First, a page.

# Systematic Matching Sampling Essay Example

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• Pages: 3 (701 words)
• Published: July 31, 2018
• Type: Paper
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Systematic Matching sampling is a way, a procedure or a manner of taking action following processes. In such cases before conducting field research, it is taking a certain approach of identifying which course of action best suits the chosen field of study with concern to undertaking research. The purpose of this essay is to discuss what systematic matching is and how researchers use this method to determine satisfactory results. “The purpose of matching is to find an available respondent who is as similar as possible to the selected member of the target sample” (Rivers, 2009: 6).

Systematic matching sampling is when an individual or a targeted group of people are matched due to similarities they may have. According to Black, “Systematic sampling is to be applied only if the given population is logically homogenous, because systematic s

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ample units are uniformily distributed over the population” (Black, 2004: 7). Black further states that in using this procedure each member of the population has an equal chance of being selected for study and that it is a more efficient way of conducting research.

As an example, a supermarket wants to investigate the buying habits of their customers and so resorts to using systematic matching sampling choosing every tenth and fifteenth customer that enters the supermarket and so they conduct the study on that particular sample. This is random sampling done systematically for systematic matching sampling cannot be rendered alone. The first and foremost step is to select the first case randomly and from this step, choices that are made thereafter will be at regular intervals.

In our area of study we would like to review the effectiveness

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of Student Learning Support Services formerly CELT to students of the USP, concentrating on those who have accessed such services and are in their 2nd and 3rd years of study. For example, we would like to sample 6 students from a class of 85 students who have accessed a Study Skills tutorial, they would be given a number and from these numbers we obtain, we would then 90/6=15, so every 15th person is chosen after the random starting point of 1 to 15. If the random starting point begins at 12 then the sequence would be 11, 26, 41, 56, 71 and 86.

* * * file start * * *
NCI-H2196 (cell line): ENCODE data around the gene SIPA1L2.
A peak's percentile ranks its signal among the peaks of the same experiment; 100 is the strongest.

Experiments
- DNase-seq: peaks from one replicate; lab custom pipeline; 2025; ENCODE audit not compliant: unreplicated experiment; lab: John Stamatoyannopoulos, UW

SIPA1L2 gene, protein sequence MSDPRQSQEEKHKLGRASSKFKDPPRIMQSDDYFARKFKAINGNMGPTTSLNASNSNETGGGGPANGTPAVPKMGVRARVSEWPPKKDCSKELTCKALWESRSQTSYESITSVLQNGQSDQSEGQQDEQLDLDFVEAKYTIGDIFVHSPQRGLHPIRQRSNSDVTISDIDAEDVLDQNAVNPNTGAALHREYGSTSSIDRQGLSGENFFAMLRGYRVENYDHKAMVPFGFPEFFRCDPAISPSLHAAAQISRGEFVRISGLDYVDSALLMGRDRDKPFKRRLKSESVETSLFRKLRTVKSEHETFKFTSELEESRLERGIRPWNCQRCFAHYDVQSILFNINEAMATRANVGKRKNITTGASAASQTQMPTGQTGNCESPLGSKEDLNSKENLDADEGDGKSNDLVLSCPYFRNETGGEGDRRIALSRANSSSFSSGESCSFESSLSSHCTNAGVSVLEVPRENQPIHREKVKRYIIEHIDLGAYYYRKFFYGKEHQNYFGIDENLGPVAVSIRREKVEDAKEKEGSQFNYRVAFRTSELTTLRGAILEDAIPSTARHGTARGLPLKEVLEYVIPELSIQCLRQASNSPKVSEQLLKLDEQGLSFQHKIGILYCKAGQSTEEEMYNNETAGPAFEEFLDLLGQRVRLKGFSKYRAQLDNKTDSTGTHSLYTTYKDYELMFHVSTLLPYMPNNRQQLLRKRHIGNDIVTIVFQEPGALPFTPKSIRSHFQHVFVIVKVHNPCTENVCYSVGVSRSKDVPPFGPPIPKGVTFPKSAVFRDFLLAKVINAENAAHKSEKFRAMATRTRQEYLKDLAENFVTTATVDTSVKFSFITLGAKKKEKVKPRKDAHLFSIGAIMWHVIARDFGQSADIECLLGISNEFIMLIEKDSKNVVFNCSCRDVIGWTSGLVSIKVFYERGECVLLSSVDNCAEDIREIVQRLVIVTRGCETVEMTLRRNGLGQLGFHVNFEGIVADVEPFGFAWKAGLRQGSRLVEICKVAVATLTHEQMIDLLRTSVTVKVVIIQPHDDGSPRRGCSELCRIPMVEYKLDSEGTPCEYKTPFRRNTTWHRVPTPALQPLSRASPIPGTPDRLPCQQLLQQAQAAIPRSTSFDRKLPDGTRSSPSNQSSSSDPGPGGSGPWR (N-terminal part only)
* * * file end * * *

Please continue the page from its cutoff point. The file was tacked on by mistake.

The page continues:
However, in case the class population is not capable of being divided say if there were 95 students and we wanted 6 then 95/6=15. 833, we are left with the predicament of choosing either the 15th or 16th person. “The random starting point should instead be selected as a noninteger between 0 and 15. 625 (inclusive on one endpoint only) to ensure that every subject has equal chance of being selected; the interval should now be nonintegral (15. 625); and each noninteger selected should be rounded up to the next integer. If the random starting point is 3. , then the subjects selected are 4, 19, 35, 51, 66, 82, 98, and 113, where there are 3 cyclic intervals of 15 and 5 intervals of 16” (Black, 2004: 7). We would choose from the general USP student population those who are in their 2nd and 3rd years as our target sample. Ideally we would interview the respondents in the target sample. However, the limitations are that most would not be available for

interviews as they are students and that we would not have the time or the money to go chasing after the targeted sample students.

They might not provide us with contact information such as an email addresses. There would be hiccups in our area of study like the possibility of there not being enough 2nd or 3rd years who have accessed or are accessing Student Support Services, then we would match them with other students who are in their first year or post graduate level and who have accessed one of these services like Study Skills. We will try to gauge from the material collected whether they have benefited from the Study Skills sessions by improving their grades.

This method of research though makes data processing manageable but since it is a form of non-random sampling, cautionary measures should be used. According to Bouma et al, the researcher must be aware of the limitations of conclusions about the population based non-random sampling procedures. In using Systematic Matching Sampling, we have to be conscious of the variables that we intend to use and on formulating the relevant questions with regards to the research topic.

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